- Cost of Living Index: 116.4
- Annual Expenditures: $77,904
Living in Vermont means facing costs for groceries, utilities, healthcare, and transportation that exceed the national average. However, utilities and transportation are notably high, being 22% and 21.3% above the national average respectively. Vermont’s position at the end of the energy pipeline, making energy costlier, and the extensive use of natural gas by domestic consumers are factors that affect these costs, as per Vermont Public.
- Cost of Living Index: 122.2
- Annual Expenditures: $81,786
In Oregon, housing is the chief concern, with costs standing at 56% higher than the national average, $20,696 annually versus $13,258. Housing demand-supply issues have escalated since the pandemic with many people moving to Oregon from cities like Seattle and San Francisco. Additionally, transportation costs are also 25% above the national average.
- Cost of Living Index: 124.1
- Annual Expenditures: $83,058
All living costs in Maryland are higher than the national average, except for healthcare, which is 5.6% lower. Housing costs are the main concern, being 57% higher than the national average, once again due to demand-supply issues.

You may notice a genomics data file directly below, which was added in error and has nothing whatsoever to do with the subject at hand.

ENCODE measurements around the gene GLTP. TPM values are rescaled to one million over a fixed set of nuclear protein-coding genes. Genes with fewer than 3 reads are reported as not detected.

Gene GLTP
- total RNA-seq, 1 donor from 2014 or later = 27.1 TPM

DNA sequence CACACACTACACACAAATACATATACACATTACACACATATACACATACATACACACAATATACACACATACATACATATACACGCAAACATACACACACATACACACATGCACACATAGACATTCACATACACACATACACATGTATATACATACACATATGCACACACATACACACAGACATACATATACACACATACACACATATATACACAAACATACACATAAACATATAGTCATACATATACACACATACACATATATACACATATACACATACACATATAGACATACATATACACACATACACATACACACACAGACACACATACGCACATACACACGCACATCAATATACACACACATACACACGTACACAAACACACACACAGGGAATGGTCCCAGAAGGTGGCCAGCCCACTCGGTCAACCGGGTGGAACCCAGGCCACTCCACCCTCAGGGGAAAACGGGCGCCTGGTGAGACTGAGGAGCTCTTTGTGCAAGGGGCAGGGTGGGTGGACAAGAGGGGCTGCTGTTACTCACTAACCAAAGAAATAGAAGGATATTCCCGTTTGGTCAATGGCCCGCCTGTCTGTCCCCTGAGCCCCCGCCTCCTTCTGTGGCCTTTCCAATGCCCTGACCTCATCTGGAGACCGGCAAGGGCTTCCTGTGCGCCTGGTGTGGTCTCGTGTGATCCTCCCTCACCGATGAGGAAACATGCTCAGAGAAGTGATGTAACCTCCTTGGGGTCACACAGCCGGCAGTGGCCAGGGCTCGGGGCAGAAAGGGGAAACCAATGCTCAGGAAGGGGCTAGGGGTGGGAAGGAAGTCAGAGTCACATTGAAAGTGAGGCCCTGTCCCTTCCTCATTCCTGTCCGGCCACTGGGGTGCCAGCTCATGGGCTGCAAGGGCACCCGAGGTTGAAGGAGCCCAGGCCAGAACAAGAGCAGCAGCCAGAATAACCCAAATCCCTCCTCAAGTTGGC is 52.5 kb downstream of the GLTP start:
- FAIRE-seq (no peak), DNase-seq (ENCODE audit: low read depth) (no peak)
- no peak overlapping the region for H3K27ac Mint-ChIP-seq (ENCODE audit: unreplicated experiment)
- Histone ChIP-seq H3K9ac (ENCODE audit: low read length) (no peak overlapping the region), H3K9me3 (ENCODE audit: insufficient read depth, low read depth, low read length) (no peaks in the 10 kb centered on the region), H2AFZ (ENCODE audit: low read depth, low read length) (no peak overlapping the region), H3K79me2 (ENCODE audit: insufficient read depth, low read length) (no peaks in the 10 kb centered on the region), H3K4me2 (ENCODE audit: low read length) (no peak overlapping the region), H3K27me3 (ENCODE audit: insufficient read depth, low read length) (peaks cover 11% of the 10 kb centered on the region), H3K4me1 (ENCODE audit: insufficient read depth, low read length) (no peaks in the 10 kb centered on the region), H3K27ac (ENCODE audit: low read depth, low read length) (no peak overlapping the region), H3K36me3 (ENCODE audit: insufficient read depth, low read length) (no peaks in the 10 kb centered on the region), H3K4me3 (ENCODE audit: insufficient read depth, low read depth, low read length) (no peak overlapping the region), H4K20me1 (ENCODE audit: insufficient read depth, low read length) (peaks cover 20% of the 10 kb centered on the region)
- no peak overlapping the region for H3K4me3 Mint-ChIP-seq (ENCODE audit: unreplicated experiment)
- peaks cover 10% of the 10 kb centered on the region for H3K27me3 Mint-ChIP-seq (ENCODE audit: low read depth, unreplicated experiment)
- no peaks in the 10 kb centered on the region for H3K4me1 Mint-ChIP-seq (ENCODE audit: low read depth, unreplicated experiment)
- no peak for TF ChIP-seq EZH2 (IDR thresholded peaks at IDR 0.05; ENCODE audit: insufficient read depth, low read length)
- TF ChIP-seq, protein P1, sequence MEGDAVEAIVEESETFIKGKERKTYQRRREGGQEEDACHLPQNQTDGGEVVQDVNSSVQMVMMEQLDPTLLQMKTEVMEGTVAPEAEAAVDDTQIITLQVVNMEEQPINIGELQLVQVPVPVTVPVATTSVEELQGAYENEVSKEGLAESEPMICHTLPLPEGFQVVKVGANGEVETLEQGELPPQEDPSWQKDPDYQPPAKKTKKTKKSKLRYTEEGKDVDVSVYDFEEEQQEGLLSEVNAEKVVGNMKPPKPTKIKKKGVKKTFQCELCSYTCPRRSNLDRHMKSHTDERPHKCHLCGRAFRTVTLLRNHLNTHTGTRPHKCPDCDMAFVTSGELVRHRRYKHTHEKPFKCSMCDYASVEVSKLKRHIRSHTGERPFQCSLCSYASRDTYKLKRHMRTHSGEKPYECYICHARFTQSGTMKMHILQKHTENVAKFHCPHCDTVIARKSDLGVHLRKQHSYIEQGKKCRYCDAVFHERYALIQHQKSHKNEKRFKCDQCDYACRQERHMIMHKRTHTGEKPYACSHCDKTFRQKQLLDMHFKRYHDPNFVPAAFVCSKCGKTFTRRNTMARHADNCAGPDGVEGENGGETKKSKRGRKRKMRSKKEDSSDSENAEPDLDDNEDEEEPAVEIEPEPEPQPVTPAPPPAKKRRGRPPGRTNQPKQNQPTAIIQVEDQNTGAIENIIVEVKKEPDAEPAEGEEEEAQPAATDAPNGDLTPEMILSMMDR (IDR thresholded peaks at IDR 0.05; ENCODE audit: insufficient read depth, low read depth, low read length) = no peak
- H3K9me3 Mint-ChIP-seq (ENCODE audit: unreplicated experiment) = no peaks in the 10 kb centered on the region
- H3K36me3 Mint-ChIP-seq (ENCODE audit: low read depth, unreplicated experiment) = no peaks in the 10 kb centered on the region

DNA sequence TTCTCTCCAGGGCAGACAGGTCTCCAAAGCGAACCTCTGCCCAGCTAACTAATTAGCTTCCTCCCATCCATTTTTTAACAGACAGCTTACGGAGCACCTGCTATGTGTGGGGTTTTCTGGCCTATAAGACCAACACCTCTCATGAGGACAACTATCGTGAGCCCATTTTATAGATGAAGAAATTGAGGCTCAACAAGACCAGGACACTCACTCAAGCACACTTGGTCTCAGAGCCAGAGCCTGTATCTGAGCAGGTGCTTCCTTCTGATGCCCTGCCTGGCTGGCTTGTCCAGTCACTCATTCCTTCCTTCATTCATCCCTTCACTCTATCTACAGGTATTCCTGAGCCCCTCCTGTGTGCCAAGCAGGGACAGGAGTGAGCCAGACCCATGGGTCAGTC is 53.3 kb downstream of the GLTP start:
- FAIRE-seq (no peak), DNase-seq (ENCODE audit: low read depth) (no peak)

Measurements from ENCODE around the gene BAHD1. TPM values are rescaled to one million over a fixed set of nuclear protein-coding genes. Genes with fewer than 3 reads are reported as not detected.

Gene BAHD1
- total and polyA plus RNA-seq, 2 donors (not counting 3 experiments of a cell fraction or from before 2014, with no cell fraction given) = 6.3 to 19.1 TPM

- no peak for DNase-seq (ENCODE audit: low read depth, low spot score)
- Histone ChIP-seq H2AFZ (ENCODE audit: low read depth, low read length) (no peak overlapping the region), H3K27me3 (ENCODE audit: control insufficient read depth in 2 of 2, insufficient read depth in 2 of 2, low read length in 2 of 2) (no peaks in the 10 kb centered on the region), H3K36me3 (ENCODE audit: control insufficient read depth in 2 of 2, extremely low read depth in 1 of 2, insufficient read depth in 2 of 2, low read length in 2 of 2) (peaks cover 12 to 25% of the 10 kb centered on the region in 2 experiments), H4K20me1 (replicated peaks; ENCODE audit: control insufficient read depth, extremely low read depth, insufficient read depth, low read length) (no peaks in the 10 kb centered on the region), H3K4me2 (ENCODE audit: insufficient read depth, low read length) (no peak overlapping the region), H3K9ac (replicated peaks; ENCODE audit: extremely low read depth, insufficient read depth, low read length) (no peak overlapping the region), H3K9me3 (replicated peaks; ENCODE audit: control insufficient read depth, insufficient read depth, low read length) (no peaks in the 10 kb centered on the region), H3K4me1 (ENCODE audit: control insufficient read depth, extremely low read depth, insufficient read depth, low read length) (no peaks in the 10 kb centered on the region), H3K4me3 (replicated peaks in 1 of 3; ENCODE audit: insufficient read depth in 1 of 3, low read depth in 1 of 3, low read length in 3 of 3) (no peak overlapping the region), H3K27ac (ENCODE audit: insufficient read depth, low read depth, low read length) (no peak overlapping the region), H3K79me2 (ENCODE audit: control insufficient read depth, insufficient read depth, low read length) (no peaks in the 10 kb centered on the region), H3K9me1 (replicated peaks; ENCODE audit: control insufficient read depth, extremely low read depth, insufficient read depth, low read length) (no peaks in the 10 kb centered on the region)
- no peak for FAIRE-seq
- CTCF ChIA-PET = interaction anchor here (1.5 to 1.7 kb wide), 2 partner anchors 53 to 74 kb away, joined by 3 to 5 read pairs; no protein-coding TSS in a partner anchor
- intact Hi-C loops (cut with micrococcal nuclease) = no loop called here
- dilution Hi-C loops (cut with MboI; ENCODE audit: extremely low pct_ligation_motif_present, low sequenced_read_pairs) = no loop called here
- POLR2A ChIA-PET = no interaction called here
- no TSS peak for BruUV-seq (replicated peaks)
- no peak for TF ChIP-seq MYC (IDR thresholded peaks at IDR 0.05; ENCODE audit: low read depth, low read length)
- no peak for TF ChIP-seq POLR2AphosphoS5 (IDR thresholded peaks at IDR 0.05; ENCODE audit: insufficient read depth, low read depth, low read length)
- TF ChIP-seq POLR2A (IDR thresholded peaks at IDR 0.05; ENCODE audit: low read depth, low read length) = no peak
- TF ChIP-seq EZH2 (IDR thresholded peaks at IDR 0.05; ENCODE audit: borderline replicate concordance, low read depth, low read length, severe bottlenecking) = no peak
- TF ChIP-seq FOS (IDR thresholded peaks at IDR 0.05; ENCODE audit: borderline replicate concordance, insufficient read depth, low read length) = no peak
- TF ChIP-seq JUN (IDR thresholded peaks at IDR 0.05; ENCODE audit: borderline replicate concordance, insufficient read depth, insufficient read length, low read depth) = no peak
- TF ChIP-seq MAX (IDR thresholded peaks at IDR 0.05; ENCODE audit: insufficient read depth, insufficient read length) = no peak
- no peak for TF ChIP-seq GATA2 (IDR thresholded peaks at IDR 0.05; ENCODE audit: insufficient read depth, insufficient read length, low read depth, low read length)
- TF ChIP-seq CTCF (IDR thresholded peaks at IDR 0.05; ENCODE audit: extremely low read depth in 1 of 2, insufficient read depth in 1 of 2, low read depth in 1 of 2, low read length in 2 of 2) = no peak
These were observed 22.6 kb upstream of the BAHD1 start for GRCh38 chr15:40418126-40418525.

- Cost of Living Index: 125.5
- Annual Expenditures: $83,995
Healthcare in Alaska is the most expensive on this list, 51.7% above the national average. This high cost is attributed to limited competition among medical providers, high provider compensation, and higher hospital profit margins as reported by Alaska Common Ground. Furthermore, grocery costs are 38.4% higher due to Alaska’s geographical location and reliance on container ships for food supplies.
- Cost of Living Index: 135.7
- Annual Expenditures: $90,821
In New York, housing costs are dramatically high, 94% above the national average, while groceries are around 9% higher. Utilities cost is only slightly above the national average at 0.6%, while healthcare and transportation are 3% and 5.6% above the national average respectively.
- Cost of Living Index: 138.7
- Annual Expenditures: $92,829
California’s housing costs mirror New York’s, being 94% higher than the national average. Groceries are roughly 12% higher, while utility costs are about 22% above the national average.
- Cost of Living Index: 149.9
- Annual Expenditures: $100,325
Massachusetts has the second-highest housing cost on this list, a staggering 117% over the national average. Factors such as inflation, land costs, labor, and materials contribute to this high cost, according to CBS News Boston. Additionally, transportation costs are 34% over the national average, and utility costs are about 21% higher.
- Cost of Living Index: 186
- Annual Expenditures: $124,486